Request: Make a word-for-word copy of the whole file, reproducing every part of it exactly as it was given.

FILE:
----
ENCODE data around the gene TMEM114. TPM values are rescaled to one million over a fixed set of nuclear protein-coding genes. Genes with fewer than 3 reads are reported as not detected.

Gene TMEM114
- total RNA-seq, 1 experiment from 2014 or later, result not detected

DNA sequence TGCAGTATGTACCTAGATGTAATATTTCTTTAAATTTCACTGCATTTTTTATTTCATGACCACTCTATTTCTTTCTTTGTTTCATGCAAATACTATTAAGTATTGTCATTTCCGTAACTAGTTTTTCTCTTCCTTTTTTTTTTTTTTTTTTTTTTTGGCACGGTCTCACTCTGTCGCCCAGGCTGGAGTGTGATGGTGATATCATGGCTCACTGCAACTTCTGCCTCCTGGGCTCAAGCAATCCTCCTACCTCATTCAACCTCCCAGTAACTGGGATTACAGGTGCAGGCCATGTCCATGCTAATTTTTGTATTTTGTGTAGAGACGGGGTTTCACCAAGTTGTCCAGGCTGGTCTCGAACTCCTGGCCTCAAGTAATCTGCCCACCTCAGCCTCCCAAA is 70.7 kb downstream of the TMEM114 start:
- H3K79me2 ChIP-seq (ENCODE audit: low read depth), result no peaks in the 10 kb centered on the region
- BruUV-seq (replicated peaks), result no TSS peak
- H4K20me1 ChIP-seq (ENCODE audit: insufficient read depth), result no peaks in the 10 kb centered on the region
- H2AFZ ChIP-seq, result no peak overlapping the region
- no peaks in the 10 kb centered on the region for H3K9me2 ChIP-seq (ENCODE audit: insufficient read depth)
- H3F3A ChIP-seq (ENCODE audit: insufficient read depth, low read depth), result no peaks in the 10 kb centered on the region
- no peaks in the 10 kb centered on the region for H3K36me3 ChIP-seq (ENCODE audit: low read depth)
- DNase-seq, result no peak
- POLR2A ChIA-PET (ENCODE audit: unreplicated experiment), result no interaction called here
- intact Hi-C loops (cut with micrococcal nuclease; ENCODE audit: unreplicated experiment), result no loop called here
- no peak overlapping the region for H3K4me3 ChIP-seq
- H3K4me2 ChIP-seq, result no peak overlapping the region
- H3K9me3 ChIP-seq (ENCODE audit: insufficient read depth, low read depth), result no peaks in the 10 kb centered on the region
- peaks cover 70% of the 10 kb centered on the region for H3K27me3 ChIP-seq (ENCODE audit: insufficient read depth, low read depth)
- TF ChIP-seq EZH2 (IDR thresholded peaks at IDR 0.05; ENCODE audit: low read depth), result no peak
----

ENCODE data around the gene TMEM114. TPM values are rescaled to one million over a fixed set of nuclear protein-coding genes. Genes with fewer than 3 reads are reported as not detected.

Gene TMEM114
- total RNA-seq, 1 experiment from 2014 or later, result not detected

DNA sequence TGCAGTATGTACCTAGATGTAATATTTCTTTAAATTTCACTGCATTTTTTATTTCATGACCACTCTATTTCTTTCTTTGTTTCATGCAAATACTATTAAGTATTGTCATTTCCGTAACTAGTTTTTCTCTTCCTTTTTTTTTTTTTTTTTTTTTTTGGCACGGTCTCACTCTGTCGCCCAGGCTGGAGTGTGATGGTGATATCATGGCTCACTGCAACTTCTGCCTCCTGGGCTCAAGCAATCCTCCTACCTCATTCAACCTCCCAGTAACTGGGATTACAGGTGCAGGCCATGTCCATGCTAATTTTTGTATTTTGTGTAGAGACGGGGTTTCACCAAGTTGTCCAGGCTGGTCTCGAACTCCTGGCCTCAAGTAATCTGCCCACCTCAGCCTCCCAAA is 70.7 kb downstream of the TMEM114 start:
- H3K79me2 ChIP-seq (ENCODE audit: low read depth), result no peaks in the 10 kb centered on the region
- BruUV-seq (replicated peaks), result no TSS peak
- H4K20me1 ChIP-seq (ENCODE audit: insufficient read depth), result no peaks in the 10 kb centered on the region
- H2AFZ ChIP-seq, result no peak overlapping the region
- no peaks in the 10 kb centered on the region for H3K9me2 ChIP-seq (ENCODE audit: insufficient read depth)
- H3F3A ChIP-seq (ENCODE audit: insufficient read depth, low read depth), result no peaks in the 10 kb centered on the region
- no peaks in the 10 kb centered on the region for H3K36me3 ChIP-seq (ENCODE audit: low read depth)
- DNase-seq, result no peak
- POLR2A ChIA-PET (ENCODE audit: unreplicated experiment), result no interaction called here
- intact Hi-C loops (cut with micrococcal nuclease; ENCODE audit: unreplicated experiment), result no loop called here
- no peak overlapping the region for H3K4me3 ChIP-seq
- H3K4me2 ChIP-seq, result no peak overlapping the region
- H3K9me3 ChIP-seq (ENCODE audit: insufficient read depth, low read depth), result no peaks in the 10 kb centered on the region
- peaks cover 70% of the 10 kb centered on the region for H3K27me3 ChIP-seq (ENCODE audit: insufficient read depth, low read depth)
- TF ChIP-seq EZH2 (IDR thresholded peaks at IDR 0.05; ENCODE audit: low read depth), result no peak